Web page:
Alongside their iconic, genderless product, Vans have had a belief that’s sat at the core of their brand since their inception in 1966: the link between creative expression and streetwear.
From using imagery that harks back to their Old Skool retro roots to collaborating with subculture icons like Anderson Paak, Kanye West and A$AP Rocky, their brand remains at the forefront of youth culture, whichever generation they’re marketing too. Even their product offering demonstrates their commitment to creative expression, with a custom design offering being launched in 2004.
This authenticity drives their marketing strategies and success, with 63% of 16-24-year-olds considering Vans to be one of the most genuine brands on the market.
Having captured the hearts and minds of millennials and Generation Z since their childhoods, Disney continues to deliver their escapist, storytelling content in new and more convenient forms. Having grown up with the 24-hour Disney Channel, two-thirds of the US audience for their streaming service, Disney Plus, is made up of Generation Z and millennial viewers.
In their merchandising and stores, Disney have also emphasised the importance of personalisation, sophistication and customer experience. Offering boutique and designer items, upgrading their eCommerce and providing a holistic online store with their one-stop solution ‘shop Disney’ are all part of a multi-pronged strategy to target younger audiences.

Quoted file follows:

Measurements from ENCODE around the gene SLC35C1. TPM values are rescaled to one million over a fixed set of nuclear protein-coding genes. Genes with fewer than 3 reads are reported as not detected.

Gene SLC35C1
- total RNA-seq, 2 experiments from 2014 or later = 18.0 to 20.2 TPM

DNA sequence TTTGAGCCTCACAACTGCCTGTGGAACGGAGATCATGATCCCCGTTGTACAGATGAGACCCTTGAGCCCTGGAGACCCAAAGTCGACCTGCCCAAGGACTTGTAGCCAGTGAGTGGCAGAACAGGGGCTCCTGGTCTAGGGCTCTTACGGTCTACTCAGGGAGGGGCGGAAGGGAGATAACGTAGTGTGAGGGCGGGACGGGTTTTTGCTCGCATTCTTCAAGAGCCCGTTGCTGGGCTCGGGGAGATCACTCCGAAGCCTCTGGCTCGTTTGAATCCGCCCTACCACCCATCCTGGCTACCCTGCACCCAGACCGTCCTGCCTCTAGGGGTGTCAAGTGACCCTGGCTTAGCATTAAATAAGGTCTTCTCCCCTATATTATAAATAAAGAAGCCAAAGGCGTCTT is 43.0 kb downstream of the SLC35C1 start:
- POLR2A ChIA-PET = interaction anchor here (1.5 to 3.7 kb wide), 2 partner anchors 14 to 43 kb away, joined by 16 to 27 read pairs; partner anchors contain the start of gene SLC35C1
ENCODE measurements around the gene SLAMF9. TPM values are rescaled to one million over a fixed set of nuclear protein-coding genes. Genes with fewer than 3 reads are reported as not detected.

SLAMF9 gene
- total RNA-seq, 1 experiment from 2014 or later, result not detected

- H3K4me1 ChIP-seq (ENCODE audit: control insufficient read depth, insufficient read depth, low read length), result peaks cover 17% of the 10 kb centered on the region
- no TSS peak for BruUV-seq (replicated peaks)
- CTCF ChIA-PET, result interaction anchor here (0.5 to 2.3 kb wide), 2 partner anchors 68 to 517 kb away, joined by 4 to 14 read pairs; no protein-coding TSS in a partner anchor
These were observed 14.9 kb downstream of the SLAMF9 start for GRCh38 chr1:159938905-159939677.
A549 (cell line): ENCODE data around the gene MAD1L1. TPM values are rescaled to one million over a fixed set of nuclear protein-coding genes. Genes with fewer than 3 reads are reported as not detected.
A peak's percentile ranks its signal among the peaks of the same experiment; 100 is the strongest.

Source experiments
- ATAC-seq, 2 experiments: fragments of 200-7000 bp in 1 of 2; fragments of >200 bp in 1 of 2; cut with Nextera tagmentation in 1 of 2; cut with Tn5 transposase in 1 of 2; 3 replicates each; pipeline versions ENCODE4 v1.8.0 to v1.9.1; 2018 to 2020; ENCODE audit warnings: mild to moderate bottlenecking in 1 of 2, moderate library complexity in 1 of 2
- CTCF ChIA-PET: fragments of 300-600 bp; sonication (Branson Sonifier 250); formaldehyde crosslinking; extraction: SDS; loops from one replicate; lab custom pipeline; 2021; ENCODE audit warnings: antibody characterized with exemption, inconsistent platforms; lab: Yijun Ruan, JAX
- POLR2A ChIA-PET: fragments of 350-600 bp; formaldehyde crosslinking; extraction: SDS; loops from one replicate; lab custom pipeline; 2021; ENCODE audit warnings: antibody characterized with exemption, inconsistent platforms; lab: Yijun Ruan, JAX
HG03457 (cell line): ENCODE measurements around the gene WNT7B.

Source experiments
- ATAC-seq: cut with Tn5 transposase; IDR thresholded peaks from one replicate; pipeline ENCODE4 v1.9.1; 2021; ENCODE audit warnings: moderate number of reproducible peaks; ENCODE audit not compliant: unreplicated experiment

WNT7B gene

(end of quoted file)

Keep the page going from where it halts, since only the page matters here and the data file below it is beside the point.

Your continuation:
In their merchandising and stores, Disney have also emphasised the importance of personalisation, sophistication and customer experience. Offering boutique and designer items, upgrading their eCommerce and providing a holistic online store with their one-stop solution ‘shop Disney’ are all part of a multi-pronged strategy to target younger audiences. As Jennifer Ye, consumer markets leader for PwC Chinese mainland explains: “This can be done by having greater sensitivity on current events and cultural happenings that matter to Chinese consumers, promoting and supporting social and environmental causes, while remaining true to their brand image and relevant to their demographic.”
Authenticity captures the younger audiences’ attention.
The consistent element that younger audiences look for in their preferred brands is authenticity. This is the core purpose of your business, it’s the meaning behind what you do, why you do it and the values that drive your brand forward. By uncovering this core purpose, you can start to develop a marketing and business strategy that targets younger audiences in an effective way.
As a brand agency, we can help you uncover this core and develop it into a cohesive, effective strategy. To find out more about how we can help your business connect with younger audiences, get in touch at email@example.com